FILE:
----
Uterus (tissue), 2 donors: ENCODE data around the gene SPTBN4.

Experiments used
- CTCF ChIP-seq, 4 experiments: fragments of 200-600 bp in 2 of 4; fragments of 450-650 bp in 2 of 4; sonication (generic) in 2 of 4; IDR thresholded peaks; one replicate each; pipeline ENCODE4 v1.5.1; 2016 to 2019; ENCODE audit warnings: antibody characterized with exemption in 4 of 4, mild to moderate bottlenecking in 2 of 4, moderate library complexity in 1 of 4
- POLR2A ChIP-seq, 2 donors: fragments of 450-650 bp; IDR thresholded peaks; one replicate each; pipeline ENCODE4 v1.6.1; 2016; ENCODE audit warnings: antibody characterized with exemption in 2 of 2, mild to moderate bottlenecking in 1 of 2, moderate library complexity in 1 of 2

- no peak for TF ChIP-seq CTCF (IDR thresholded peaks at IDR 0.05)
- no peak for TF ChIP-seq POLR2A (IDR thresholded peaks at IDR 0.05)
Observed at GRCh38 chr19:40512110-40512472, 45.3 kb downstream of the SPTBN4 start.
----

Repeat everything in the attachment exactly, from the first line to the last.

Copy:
Uterus (tissue), 2 donors: ENCODE data around the gene SPTBN4.

Experiments used
- CTCF ChIP-seq, 4 experiments: fragments of 200-600 bp in 2 of 4; fragments of 450-650 bp in 2 of 4; sonication (generic) in 2 of 4; IDR thresholded peaks; one replicate each; pipeline ENCODE4 v1.5.1; 2016 to 2019; ENCODE audit warnings: antibody characterized with exemption in 4 of 4, mild to moderate bottlenecking in 2 of 4, moderate library complexity in 1 of 4
- POLR2A ChIP-seq, 2 donors: fragments of 450-650 bp; IDR thresholded peaks; one replicate each; pipeline ENCODE4 v1.6.1; 2016; ENCODE audit warnings: antibody characterized with exemption in 2 of 2, mild to moderate bottlenecking in 1 of 2, moderate library complexity in 1 of 2

- no peak for TF ChIP-seq CTCF (IDR thresholded peaks at IDR 0.05)
- no peak for TF ChIP-seq POLR2A (IDR thresholded peaks at IDR 0.05)
Observed at GRCh38 chr19:40512110-40512472, 45.3 kb downstream of the SPTBN4 start.